It’s the most wonderful time of the year. Well, for family time anyway. As far as the roads are concerned all the fun cars, such as this beautiful Datsun Fairlady 2000 shot by AGuyInVancouver, are getting stowed away for a couple of months until we get fair weather and no salt on the roads again. It only seems fitting that it gets taken for one last run before getting stowed away in favor of more traditional transportation.
Introduced in 1967, the 2000 was but an evolution of the earlier 1600, now sporting a 2.0L engine producing anything between 130-150HP, depending on tune. Datsun was working really hard at getting their image up at the time and Yutaka Katayama, known to us as Mr.K, realized that an affordable two-seater sports car seemed like the ideal way to do it. Especially when they took it racing.
The BRE racing team is perhaps more famous for their success with the 2000’s successor, the 240Z. But the Roadster achieve racing success all by itself. Winning the Southern Pacific Divisional Championship in 1969 with Frank Monise behind the wheel and another divisional championship in 1970, this time with John McComb taking the helm. 1970 was also the last year of production for the 2000, as it was replaced by the 240Z. It was an altogether different concept to the 2000: No convertible option, straight-6 engine, and an optional automatic. I know I’m not going to make any friends with this statement, but the 240Z was to the Fairlady 2000 what the 280ZX 2+2 was to the 240. Bigger, comfier and smoother, although the 240Z didn’t sacrifice a lot in driving dynamics. That would have to wait a couple of years and some increases in engine size.
But let’s not concern ourselves with the Broughamification of the Z for now, let’s just take the time to appreciate this lovely roadster before it goes away for its hibernation and hope it comes back in the spring.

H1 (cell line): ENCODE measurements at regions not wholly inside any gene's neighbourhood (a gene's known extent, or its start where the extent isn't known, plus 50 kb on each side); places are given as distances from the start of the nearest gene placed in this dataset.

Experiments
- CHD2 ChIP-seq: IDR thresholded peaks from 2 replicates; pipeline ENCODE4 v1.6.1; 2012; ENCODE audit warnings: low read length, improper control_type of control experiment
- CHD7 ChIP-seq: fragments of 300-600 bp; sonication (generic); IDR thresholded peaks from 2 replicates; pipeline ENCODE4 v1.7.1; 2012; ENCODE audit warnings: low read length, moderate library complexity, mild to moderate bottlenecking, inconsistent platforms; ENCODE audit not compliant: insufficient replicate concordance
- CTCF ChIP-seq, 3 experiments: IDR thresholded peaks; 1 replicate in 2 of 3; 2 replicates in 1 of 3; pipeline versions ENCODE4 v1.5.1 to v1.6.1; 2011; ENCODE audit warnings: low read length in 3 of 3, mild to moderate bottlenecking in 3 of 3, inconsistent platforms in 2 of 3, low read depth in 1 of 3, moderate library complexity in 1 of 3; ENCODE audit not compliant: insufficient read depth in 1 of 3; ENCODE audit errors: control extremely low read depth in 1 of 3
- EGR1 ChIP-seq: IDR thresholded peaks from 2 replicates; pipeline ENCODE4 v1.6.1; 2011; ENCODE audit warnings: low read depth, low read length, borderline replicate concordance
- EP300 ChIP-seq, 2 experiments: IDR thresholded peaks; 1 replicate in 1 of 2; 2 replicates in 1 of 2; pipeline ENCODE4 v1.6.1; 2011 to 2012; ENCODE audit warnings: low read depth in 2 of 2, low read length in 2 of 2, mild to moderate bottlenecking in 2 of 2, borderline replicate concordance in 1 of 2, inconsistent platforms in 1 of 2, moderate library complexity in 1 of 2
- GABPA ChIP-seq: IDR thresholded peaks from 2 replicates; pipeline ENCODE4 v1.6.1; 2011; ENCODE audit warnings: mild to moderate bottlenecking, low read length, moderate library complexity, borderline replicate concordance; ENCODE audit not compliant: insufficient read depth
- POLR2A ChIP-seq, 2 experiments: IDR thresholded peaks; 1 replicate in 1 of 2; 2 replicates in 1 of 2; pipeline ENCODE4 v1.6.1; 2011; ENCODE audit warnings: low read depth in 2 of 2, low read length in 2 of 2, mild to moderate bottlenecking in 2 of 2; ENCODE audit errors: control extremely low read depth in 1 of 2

A high school friend had one just like this. It handled well, and was fast enough for a Japanese take on the MG-B . odd thing is it was a target. Nearly got broadsided once, and he , nearly twice. He sold it, bought a VW bug….Not the safest of exchanges. However, It fit his hippie persona better.
Cars as nice as this should be stored during the winter months. Any nice weather one gets isn’t much, and it’ll be raining again, or if you’re lucky, snowing, and unless you wash the car frequently, rust can really mess up a car’s appearance. Not to mention the car’s structural integrity.
I actually snapped that Fairlady in Honolulu, so its lucky owner doesn’t have to worry about winter. Hawai’i must have the world’s most perfect climate (though the sun and salt air must be hard on classics).
I find in funny that the ad still shows a RHD car even though the ad seems to be for America with prices in $’s.
It’s an Austrailian ad.
Indeed. I remember that one. $3495 was a lot of money then, about $1000 more than your average family six-cylinder.
In 1982 an entry level full size American luxury car with a decent list of options (Chevy Caprice) was USD $10,000.
I suppose the Hawaii climate is okay for cars if you don’t live on the windward side of your island. I saw many cars there that were rusted out in places I’ve never seen here on the mainland. In particular I remember seeing on a backroad on Kauai an early 1960’s Dodge pickup whose cab was rusted out clear across the front just above the windshield such that the cab roof rose a little, like a loose convertible top, allowing a breeze into the interior as the truck drove down the road.
The subject car is at least a ’68 judging by the tall windshield and the lack of side marker lights. The 2000 did not replace the 1600 after 1967 but was sold along side the 1600 until the end of production in 1970. The 2000 was introduced in late 1967 with only about 1000 of them produced in that year with the low windshield and a few other unique features not found on the earlier 1600 or the later cars that followed.
A late 67 1600 occupies my garage with the longroof 510. I am quickly running out of room for my growing parts hoard in the basement so it’s time I got that project underway.
Datsun never replaced the Fairlady with the 240z in Japan the kept on stamping them out as Fairladies the 280 included.
Yes, although the closed car was badged and advertised as “Fairlady Z” to distinguish it from the roadster, since both were (briefly) available concurrently.